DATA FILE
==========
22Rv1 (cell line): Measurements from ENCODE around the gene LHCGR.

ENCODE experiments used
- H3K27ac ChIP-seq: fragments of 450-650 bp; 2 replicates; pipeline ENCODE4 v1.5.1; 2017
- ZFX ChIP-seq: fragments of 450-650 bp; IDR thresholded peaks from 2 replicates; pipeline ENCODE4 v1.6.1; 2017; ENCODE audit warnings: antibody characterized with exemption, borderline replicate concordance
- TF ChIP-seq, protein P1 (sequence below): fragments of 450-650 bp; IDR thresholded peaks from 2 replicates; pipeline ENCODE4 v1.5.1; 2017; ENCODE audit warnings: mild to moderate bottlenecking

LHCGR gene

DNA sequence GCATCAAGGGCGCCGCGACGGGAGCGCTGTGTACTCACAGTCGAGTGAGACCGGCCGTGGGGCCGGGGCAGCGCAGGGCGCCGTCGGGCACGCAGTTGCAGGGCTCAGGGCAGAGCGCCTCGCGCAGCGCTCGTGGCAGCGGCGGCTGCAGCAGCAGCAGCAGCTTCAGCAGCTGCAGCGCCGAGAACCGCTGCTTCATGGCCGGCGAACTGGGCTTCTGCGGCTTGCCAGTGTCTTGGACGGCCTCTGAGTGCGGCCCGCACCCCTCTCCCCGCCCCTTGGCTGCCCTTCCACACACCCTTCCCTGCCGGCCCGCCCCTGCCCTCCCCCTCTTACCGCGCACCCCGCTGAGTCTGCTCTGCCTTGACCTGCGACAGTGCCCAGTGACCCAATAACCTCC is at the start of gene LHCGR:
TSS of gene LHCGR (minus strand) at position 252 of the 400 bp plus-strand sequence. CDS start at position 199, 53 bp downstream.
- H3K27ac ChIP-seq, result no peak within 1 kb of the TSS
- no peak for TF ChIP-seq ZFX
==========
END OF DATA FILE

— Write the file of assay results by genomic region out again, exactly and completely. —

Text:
22Rv1 (cell line): Measurements from ENCODE around the gene LHCGR.

ENCODE experiments used
- H3K27ac ChIP-seq: fragments of 450-650 bp; 2 replicates; pipeline ENCODE4 v1.5.1; 2017
- ZFX ChIP-seq: fragments of 450-650 bp; IDR thresholded peaks from 2 replicates; pipeline ENCODE4 v1.6.1; 2017; ENCODE audit warnings: antibody characterized with exemption, borderline replicate concordance
- TF ChIP-seq, protein P1 (sequence below): fragments of 450-650 bp; IDR thresholded peaks from 2 replicates; pipeline ENCODE4 v1.5.1; 2017; ENCODE audit warnings: mild to moderate bottlenecking

LHCGR gene

DNA sequence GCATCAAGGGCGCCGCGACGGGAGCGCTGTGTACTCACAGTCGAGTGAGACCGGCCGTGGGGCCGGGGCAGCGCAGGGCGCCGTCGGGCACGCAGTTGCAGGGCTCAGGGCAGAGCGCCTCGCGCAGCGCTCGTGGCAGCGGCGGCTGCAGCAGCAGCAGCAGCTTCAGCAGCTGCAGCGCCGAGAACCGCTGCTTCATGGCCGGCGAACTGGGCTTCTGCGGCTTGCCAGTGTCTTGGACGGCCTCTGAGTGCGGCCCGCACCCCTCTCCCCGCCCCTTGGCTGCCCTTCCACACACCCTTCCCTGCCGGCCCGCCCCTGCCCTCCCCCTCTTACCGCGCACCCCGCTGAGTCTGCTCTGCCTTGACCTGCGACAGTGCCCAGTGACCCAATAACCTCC is at the start of gene LHCGR:
TSS of gene LHCGR (minus strand) at position 252 of the 400 bp plus-strand sequence. CDS start at position 199, 53 bp downstream.
- H3K27ac ChIP-seq, result no peak within 1 kb of the TSS
- no peak for TF ChIP-seq ZFX